what good buying fair trade actually has on producers - stories from Honduras

what good buying fair trade actually has on producers - stories from Honduras

I recently spent a few weeks in Honduras with the group who produces our recycled t-shirts clothing. Mi Esperanza is an NGO that provides free skills courses to women who are living in extreme poverty in the capital Tegucigalpa. They offer 6 month programs in sewing, salon, computer, and have started a jewelry workshop. I actually interned at this little spot and then produced my first collection of 100 dresses with them ten years ago. Going back here is always good for my soul - these people seem to love unconditionally and remind me how important laughter is even when life is hard.

I sat across from Amparo (I promise I will never get that women’s name right!) who travels 2-3 hours to this job every day. She lives in the same home she grew up in - they built it onto her parent's house. Like most things in her life, she likes to sew when it is something she knows. She said, “As long as there are instructions and I know it I can make it.” I asked about getting another job closer to her house and she looked at me confused, first she would never really consider questioning the status quo and second she says it’s hard to find a job when you are over 50 - she is grateful for this one - grateful for the flexibility of her working only part of the week since she lives so far away.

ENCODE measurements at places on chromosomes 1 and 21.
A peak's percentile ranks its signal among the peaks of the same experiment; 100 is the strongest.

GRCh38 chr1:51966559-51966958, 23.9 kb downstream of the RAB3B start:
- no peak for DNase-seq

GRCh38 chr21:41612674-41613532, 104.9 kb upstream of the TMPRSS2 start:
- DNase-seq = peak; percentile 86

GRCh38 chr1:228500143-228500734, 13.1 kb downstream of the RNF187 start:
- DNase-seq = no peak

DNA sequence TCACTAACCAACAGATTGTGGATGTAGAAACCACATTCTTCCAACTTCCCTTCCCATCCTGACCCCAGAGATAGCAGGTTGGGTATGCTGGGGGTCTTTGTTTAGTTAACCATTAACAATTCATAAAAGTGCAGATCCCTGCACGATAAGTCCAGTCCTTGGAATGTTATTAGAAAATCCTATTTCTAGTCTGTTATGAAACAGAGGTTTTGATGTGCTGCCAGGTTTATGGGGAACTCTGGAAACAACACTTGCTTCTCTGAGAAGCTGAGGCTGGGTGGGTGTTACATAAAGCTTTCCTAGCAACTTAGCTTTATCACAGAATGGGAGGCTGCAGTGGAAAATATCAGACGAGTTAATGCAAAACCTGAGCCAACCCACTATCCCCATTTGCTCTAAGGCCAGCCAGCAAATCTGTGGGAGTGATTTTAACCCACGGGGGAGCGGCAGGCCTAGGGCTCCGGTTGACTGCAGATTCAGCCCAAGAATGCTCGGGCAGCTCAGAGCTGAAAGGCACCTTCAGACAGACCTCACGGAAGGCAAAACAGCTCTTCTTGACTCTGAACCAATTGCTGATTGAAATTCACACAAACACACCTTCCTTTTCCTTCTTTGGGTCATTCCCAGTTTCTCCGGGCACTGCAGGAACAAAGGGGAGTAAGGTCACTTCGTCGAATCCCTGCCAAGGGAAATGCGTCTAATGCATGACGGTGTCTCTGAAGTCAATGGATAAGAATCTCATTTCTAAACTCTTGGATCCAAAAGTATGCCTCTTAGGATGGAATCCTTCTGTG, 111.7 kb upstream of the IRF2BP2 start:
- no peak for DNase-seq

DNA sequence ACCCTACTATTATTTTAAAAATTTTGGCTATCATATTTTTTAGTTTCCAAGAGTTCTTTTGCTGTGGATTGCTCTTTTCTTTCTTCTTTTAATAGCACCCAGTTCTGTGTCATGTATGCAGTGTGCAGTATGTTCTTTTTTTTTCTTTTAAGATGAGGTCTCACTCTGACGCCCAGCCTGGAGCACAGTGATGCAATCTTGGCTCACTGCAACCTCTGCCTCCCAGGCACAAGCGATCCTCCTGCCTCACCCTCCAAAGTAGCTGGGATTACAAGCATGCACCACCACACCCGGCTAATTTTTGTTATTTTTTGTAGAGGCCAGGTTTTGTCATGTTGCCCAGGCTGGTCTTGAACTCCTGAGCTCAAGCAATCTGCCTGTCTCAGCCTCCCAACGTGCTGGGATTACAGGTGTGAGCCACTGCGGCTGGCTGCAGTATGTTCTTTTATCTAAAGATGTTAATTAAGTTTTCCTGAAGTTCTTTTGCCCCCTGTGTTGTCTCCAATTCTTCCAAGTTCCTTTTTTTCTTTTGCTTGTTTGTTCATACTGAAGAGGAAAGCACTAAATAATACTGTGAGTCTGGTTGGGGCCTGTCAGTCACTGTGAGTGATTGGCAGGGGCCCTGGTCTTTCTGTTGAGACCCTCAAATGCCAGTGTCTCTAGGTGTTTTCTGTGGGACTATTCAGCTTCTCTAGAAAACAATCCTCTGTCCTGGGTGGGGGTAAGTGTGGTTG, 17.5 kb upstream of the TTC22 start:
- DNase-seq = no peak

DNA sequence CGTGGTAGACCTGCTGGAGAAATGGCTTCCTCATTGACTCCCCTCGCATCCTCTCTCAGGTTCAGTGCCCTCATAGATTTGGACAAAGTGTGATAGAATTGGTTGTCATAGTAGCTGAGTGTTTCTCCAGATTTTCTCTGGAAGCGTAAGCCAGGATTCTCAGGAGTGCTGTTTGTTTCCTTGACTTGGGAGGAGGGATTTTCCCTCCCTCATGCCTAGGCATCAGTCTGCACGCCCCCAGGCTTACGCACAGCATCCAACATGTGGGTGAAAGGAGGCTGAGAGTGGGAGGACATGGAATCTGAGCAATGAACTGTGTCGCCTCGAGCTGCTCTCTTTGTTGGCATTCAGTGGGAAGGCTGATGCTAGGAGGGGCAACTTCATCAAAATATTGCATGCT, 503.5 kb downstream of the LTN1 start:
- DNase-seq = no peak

I had the opportunity to take this group of women to the beach. Amparo had NEVER seen the ocean. Something I can't really comprehend...if I lived 3 hours from the beach and had never seen it...I would have walked. 

She sat for the first 3 hours we were there 'watching our bags'. Finally we coaxed her to the edge of the water. She grabbed my hand as we walked into the water together for the first time. She kept saying, "I'm scared, I'm scared!"

Amparo did a face plant after a huge wave, had that shocked look when she realized the ocean is salty, and patted my knee as we dropped her home - looked me in the eye and said, "Thank you!"

It will probably always be one of my favorite moments!

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Next I sat down with Ledy, and laughed at the contrasting in these two women. Ledy has big dreams.

Ledy has cut most every single pattern piece for our production in Honduras for the past 7 years. She also quality checks everything and teaches the other women how to make the new styles. Her work is invaluable to me - she is so much better than I am at these things!

Like most of the women in this workshop, At 27, Ledy learned to sewn from the Mi Esperanza program. Then she worked for a t-shirt company for a short time, they closed, and she started working at Mi Esperanza during Liz Alig productions. Now she works there full time. Through her work she was able to slowly earn her degree - taking classes at night - first getting her high school diploma and then a nursing degree.

But her story is not without a lot of heartache.

While working towards her degree, she completed her practicum year at a private hospital only to learn after it was completed that it had to be done at a public hospital. Half way through nursing school her husband left her - with her 4 kids. So she dropped out of classes. During this time she was in a neighborhood that had a gang massacre and she felt incredibly unsafe. Then her oldest daughter ran away and got pregnant.

Since then she got a scholarship from Mi Esperanza to finish classes and her teachers allowed her to come back after missing so much. She has saved every penny she earned from nursing and sewing jobs and built 2 rooms onto their house and completely re-did it in brick instead of wood so she feels safer. Her husband recently returned.